Finally, in 1398, the long years of effort came to fruition. The seed planted by Manjushri produced its flower. One night in the late spring of 1398, Tsong Khapa dreamed that he was in a heavenly realm, probably the Tushita heaven where Maitreya dwells surrounded by the great masters of earth’s history, according to tradition. He was sitting on the fringe of a gathering of Nagarjuna, Aryadeva, Buddhapalita, Bhavaviveka, and Chandrakirti, who were lucidly discussing the uttermost subtleties of the central way, to his great delight. At one point, Buddhapalita, whom he recognized for his dark bluish complexion and unusually tall stature, arose from the conversation; holding a Sanskrit volume in his hand, he approached Tsong Khapa smiling radiantly, and touched him on the head with the book in the gesture of blessing. Tsong Khapa awoke at this, filled with bliss, and, in the predawn light, opened his own Tibetan copy of the Buddhapalita commentary to the page he had been reading the day before. His finger traced the words at the beginning of the eighteenth chapter, “it is an imperative consequence that the self is not the same as the aggregates, and the self is not different from the aggregates.

At that instant, the perfect realization of the central way arose within him effortlessly—the essential keys of the dialecticist view, the criteria of the logical negatee, and so on—all with profound certitude. All his “sign-habit-orientations” dissolved, and all his perplexities about the import of ultimate Thatness disappeared. He said later that his view of the world changed radically, that it had been exactly upside down before, and that the authentic view was precisely the opposite from what he had expected.

[My attempt to translate that paragraph into more common language] At that instant, the perfect realization of the Madhyamika arose within him effortlessly -- the essential keys of the Prasangika view, the criteria of inherent existence, and so on – all with profound certitude. All his misapprehensions of ordinary appearance dissolved, and all his perplexities about the import of emptiness disappeared. He said later that his view of the world changed radically, that it had been exactly upside down before, and that the authentic view was precisely the opposite from what he had expected.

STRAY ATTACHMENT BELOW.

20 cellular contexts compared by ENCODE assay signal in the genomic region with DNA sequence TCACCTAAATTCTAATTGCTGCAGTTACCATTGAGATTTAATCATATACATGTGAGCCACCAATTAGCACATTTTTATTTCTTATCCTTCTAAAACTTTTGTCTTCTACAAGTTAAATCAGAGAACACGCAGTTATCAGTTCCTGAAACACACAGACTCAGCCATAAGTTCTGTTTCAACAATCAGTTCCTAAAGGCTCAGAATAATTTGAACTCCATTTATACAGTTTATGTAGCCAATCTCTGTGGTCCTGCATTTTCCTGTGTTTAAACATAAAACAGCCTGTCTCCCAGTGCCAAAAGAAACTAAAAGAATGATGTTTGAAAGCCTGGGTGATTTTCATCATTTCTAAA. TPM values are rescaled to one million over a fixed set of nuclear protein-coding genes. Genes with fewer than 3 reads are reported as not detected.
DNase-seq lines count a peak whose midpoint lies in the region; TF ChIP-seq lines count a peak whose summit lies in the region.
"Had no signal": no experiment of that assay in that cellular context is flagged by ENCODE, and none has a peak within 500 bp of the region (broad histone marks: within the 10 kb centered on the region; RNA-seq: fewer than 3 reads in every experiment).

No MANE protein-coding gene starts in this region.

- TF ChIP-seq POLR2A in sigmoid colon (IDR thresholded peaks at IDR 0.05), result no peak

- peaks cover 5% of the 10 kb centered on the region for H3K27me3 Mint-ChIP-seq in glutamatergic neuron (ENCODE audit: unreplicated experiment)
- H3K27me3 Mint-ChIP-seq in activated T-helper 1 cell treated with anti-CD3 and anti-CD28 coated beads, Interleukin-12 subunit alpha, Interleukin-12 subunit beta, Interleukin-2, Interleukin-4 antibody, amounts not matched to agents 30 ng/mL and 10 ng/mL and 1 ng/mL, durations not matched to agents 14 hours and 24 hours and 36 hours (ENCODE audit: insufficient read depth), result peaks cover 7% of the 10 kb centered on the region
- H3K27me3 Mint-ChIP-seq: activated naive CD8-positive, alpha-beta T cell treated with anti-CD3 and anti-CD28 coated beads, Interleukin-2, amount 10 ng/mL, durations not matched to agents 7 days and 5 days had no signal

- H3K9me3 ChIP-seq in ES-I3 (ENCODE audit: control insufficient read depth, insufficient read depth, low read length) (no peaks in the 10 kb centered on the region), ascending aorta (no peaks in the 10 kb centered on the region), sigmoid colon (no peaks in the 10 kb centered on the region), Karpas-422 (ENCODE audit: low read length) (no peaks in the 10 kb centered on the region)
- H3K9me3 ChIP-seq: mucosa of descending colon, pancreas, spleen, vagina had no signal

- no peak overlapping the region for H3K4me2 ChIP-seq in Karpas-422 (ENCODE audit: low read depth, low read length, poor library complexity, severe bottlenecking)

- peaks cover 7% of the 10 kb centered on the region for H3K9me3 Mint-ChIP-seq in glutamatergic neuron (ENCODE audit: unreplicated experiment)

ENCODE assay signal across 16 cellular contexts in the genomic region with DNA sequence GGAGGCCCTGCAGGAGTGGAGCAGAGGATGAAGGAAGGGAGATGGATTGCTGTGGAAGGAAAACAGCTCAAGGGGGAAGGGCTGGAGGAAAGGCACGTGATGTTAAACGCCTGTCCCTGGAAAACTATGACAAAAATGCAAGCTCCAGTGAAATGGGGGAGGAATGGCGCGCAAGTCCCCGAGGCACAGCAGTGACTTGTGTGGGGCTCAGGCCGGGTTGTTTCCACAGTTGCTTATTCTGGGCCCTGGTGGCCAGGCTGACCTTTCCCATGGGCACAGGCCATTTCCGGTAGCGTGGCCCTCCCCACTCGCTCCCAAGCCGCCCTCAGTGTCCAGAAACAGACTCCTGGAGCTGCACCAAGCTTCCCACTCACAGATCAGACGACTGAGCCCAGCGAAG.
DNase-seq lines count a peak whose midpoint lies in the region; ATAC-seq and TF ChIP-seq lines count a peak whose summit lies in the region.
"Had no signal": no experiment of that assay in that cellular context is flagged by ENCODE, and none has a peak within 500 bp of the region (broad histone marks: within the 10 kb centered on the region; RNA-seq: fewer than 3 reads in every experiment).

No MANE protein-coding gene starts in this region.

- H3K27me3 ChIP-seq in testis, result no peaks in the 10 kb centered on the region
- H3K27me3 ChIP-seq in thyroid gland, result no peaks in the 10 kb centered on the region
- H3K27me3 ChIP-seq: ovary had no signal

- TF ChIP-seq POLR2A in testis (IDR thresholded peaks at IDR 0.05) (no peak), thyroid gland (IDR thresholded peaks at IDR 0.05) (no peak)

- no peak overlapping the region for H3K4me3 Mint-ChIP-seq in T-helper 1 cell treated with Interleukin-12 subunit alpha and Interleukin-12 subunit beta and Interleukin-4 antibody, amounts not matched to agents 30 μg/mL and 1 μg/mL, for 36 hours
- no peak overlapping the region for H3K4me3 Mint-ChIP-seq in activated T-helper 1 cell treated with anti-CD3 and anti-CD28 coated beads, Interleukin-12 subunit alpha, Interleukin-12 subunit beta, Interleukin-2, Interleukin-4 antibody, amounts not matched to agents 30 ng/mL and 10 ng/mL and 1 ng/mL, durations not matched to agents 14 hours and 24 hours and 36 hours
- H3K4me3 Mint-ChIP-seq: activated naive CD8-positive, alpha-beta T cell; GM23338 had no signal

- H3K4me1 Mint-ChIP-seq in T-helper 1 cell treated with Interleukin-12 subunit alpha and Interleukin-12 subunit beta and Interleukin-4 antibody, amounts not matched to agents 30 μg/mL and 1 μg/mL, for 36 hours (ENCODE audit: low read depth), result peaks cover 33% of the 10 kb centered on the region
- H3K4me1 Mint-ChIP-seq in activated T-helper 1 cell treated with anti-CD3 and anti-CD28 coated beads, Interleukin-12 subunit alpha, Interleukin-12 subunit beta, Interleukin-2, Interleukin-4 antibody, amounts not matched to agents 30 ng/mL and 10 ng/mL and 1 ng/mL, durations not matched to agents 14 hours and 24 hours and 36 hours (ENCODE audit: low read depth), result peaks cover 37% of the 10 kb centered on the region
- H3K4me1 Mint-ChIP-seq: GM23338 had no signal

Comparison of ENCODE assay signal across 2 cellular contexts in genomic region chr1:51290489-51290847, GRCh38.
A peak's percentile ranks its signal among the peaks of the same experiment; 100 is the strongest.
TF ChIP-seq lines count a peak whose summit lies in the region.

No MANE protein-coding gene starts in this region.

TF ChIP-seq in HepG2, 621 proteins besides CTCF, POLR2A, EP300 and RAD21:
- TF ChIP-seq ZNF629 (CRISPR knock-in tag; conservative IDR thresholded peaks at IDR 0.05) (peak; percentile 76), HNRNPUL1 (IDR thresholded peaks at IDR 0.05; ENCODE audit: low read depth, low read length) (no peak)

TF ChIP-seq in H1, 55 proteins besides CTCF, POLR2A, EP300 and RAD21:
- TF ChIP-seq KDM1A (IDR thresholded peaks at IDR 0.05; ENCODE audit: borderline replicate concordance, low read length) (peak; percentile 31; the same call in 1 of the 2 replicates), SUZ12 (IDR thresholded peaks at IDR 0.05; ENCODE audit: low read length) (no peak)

In a very real sense, this moment in 1398 can be understood as the end of Tsong Khapa’s life-story in ordinary time. The subsequent events of the final twenty one years of his physical life are merely the unfolding of the tremendous impact of his realization throughout Tibet and the world. For, when a single heart opens into Buddhahood, the entire universe of living beings is included with it. And it is characteristic of him, and of his renewal of the transformative commitment of the path of philosophy embodied in the Essence, that his eyes were on a text at the very moment, not half-shut in transic absorption. Immediately afterward, as the sun rose on that day of 1398, he wrote the Essence of True Eloquence (the concise version), called “Praise of Shakyamuni for his Teaching of Relativity,” translated below as Praise for Relativity. Again, he did not lounge in bliss in his total enlightenment; he poured forth his wisdom for others in a hymn of gratitude to the teaching that made it possible.

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    "He said later that his view of the world changed radically, that it had been exactly upside down before, and that the authentic view was precisely the opposite from what he had expected." - beautiful, thank you – Andrei Volkov Sep 3 '15 at 22:29